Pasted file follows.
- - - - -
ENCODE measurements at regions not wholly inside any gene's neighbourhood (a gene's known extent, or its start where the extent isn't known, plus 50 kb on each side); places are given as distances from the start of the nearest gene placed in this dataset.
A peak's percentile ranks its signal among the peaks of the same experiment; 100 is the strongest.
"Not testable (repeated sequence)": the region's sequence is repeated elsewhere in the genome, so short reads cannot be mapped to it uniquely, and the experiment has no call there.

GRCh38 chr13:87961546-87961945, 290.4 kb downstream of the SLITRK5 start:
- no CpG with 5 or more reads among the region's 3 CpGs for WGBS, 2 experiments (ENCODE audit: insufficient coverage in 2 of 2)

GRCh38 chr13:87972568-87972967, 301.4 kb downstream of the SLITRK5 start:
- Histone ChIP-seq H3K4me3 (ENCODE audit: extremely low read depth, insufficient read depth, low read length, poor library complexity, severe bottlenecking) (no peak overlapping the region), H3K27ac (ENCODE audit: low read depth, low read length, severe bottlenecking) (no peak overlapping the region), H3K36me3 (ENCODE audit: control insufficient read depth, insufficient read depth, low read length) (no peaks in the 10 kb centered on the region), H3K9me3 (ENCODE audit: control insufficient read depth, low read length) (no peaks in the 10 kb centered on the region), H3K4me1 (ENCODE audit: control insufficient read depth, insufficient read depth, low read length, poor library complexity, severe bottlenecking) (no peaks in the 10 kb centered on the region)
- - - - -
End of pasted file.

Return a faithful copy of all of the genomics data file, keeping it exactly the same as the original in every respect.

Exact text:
ENCODE measurements at regions not wholly inside any gene's neighbourhood (a gene's known extent, or its start where the extent isn't known, plus 50 kb on each side); places are given as distances from the start of the nearest gene placed in this dataset.
A peak's percentile ranks its signal among the peaks of the same experiment; 100 is the strongest.
"Not testable (repeated sequence)": the region's sequence is repeated elsewhere in the genome, so short reads cannot be mapped to it uniquely, and the experiment has no call there.

GRCh38 chr13:87961546-87961945, 290.4 kb downstream of the SLITRK5 start:
- no CpG with 5 or more reads among the region's 3 CpGs for WGBS, 2 experiments (ENCODE audit: insufficient coverage in 2 of 2)

GRCh38 chr13:87972568-87972967, 301.4 kb downstream of the SLITRK5 start:
- Histone ChIP-seq H3K4me3 (ENCODE audit: extremely low read depth, insufficient read depth, low read length, poor library complexity, severe bottlenecking) (no peak overlapping the region), H3K27ac (ENCODE audit: low read depth, low read length, severe bottlenecking) (no peak overlapping the region), H3K36me3 (ENCODE audit: control insufficient read depth, insufficient read depth, low read length) (no peaks in the 10 kb centered on the region), H3K9me3 (ENCODE audit: control insufficient read depth, low read length) (no peaks in the 10 kb centered on the region), H3K4me1 (ENCODE audit: control insufficient read depth, insufficient read depth, low read length, poor library complexity, severe bottlenecking) (no peaks in the 10 kb centered on the region)